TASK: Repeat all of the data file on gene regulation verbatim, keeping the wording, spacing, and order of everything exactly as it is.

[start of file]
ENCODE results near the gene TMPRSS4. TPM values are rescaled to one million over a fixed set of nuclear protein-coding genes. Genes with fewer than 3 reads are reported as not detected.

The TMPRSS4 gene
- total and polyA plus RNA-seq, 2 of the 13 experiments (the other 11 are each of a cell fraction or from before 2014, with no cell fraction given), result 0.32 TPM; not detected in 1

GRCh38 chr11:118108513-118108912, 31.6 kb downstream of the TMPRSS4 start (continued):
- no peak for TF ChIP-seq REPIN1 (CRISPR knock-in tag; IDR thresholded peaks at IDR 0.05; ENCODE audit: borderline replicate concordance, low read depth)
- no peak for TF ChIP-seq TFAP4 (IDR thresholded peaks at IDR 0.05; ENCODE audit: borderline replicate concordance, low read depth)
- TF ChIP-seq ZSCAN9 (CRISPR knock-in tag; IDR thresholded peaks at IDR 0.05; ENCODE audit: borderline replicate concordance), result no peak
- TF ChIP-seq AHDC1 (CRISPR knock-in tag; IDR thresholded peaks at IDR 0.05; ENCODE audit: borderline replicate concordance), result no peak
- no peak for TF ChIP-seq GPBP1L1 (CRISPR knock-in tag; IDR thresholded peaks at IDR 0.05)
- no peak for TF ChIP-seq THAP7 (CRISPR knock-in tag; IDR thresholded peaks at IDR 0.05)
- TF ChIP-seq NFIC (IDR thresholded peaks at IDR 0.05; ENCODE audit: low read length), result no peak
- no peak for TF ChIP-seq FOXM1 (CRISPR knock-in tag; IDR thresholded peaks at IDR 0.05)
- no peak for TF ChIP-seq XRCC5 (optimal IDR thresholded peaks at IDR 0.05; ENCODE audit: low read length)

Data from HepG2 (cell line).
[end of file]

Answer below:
ENCODE results near the gene TMPRSS4. TPM values are rescaled to one million over a fixed set of nuclear protein-coding genes. Genes with fewer than 3 reads are reported as not detected.

The TMPRSS4 gene
- total and polyA plus RNA-seq, 2 of the 13 experiments (the other 11 are each of a cell fraction or from before 2014, with no cell fraction given), result 0.32 TPM; not detected in 1

GRCh38 chr11:118108513-118108912, 31.6 kb downstream of the TMPRSS4 start (continued):
- no peak for TF ChIP-seq REPIN1 (CRISPR knock-in tag; IDR thresholded peaks at IDR 0.05; ENCODE audit: borderline replicate concordance, low read depth)
- no peak for TF ChIP-seq TFAP4 (IDR thresholded peaks at IDR 0.05; ENCODE audit: borderline replicate concordance, low read depth)
- TF ChIP-seq ZSCAN9 (CRISPR knock-in tag; IDR thresholded peaks at IDR 0.05; ENCODE audit: borderline replicate concordance), result no peak
- TF ChIP-seq AHDC1 (CRISPR knock-in tag; IDR thresholded peaks at IDR 0.05; ENCODE audit: borderline replicate concordance), result no peak
- no peak for TF ChIP-seq GPBP1L1 (CRISPR knock-in tag; IDR thresholded peaks at IDR 0.05)
- no peak for TF ChIP-seq THAP7 (CRISPR knock-in tag; IDR thresholded peaks at IDR 0.05)
- TF ChIP-seq NFIC (IDR thresholded peaks at IDR 0.05; ENCODE audit: low read length), result no peak
- no peak for TF ChIP-seq FOXM1 (CRISPR knock-in tag; IDR thresholded peaks at IDR 0.05)
- no peak for TF ChIP-seq XRCC5 (optimal IDR thresholded peaks at IDR 0.05; ENCODE audit: low read length)

Data from HepG2 (cell line).